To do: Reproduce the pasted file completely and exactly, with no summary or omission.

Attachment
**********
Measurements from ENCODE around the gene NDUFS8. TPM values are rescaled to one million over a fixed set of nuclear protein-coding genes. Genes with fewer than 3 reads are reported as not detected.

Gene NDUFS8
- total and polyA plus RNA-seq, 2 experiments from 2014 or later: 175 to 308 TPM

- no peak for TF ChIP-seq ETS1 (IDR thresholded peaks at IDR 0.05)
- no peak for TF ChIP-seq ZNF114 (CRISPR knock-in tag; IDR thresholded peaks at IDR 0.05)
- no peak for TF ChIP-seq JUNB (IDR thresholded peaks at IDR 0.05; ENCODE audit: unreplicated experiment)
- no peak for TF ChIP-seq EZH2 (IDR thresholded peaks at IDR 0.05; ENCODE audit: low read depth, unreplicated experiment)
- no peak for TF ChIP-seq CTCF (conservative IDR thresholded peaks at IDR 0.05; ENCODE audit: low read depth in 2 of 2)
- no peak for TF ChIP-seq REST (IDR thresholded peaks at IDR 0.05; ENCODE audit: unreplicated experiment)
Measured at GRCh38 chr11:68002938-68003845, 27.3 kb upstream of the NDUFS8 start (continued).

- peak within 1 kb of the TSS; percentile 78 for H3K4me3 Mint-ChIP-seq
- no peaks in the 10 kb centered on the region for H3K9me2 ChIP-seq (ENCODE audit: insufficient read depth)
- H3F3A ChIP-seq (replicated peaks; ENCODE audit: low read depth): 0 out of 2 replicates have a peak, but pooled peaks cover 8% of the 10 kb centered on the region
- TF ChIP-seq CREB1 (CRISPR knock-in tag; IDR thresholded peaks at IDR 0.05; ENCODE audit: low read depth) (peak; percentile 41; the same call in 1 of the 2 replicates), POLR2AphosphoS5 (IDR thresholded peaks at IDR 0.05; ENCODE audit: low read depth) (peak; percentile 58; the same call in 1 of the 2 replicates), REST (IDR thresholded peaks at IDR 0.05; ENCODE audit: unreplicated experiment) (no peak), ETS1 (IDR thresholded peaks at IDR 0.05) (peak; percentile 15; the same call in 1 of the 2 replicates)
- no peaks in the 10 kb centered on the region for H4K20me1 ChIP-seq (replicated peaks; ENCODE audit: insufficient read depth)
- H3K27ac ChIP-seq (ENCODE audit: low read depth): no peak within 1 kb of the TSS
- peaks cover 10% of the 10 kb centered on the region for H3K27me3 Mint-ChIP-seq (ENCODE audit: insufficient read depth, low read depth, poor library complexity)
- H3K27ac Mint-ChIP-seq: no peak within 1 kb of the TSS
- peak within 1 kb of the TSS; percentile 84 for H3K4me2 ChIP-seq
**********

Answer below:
Measurements from ENCODE around the gene NDUFS8. TPM values are rescaled to one million over a fixed set of nuclear protein-coding genes. Genes with fewer than 3 reads are reported as not detected.

Gene NDUFS8
- total and polyA plus RNA-seq, 2 experiments from 2014 or later: 175 to 308 TPM

- no peak for TF ChIP-seq ETS1 (IDR thresholded peaks at IDR 0.05)
- no peak for TF ChIP-seq ZNF114 (CRISPR knock-in tag; IDR thresholded peaks at IDR 0.05)
- no peak for TF ChIP-seq JUNB (IDR thresholded peaks at IDR 0.05; ENCODE audit: unreplicated experiment)
- no peak for TF ChIP-seq EZH2 (IDR thresholded peaks at IDR 0.05; ENCODE audit: low read depth, unreplicated experiment)
- no peak for TF ChIP-seq CTCF (conservative IDR thresholded peaks at IDR 0.05; ENCODE audit: low read depth in 2 of 2)
- no peak for TF ChIP-seq REST (IDR thresholded peaks at IDR 0.05; ENCODE audit: unreplicated experiment)
Measured at GRCh38 chr11:68002938-68003845, 27.3 kb upstream of the NDUFS8 start (continued).

- peak within 1 kb of the TSS; percentile 78 for H3K4me3 Mint-ChIP-seq
- no peaks in the 10 kb centered on the region for H3K9me2 ChIP-seq (ENCODE audit: insufficient read depth)
- H3F3A ChIP-seq (replicated peaks; ENCODE audit: low read depth): 0 out of 2 replicates have a peak, but pooled peaks cover 8% of the 10 kb centered on the region
- TF ChIP-seq CREB1 (CRISPR knock-in tag; IDR thresholded peaks at IDR 0.05; ENCODE audit: low read depth) (peak; percentile 41; the same call in 1 of the 2 replicates), POLR2AphosphoS5 (IDR thresholded peaks at IDR 0.05; ENCODE audit: low read depth) (peak; percentile 58; the same call in 1 of the 2 replicates), REST (IDR thresholded peaks at IDR 0.05; ENCODE audit: unreplicated experiment) (no peak), ETS1 (IDR thresholded peaks at IDR 0.05) (peak; percentile 15; the same call in 1 of the 2 replicates)
- no peaks in the 10 kb centered on the region for H4K20me1 ChIP-seq (replicated peaks; ENCODE audit: insufficient read depth)
- H3K27ac ChIP-seq (ENCODE audit: low read depth): no peak within 1 kb of the TSS
- peaks cover 10% of the 10 kb centered on the region for H3K27me3 Mint-ChIP-seq (ENCODE audit: insufficient read depth, low read depth, poor library complexity)
- H3K27ac Mint-ChIP-seq: no peak within 1 kb of the TSS
- peak within 1 kb of the TSS; percentile 84 for H3K4me2 ChIP-seq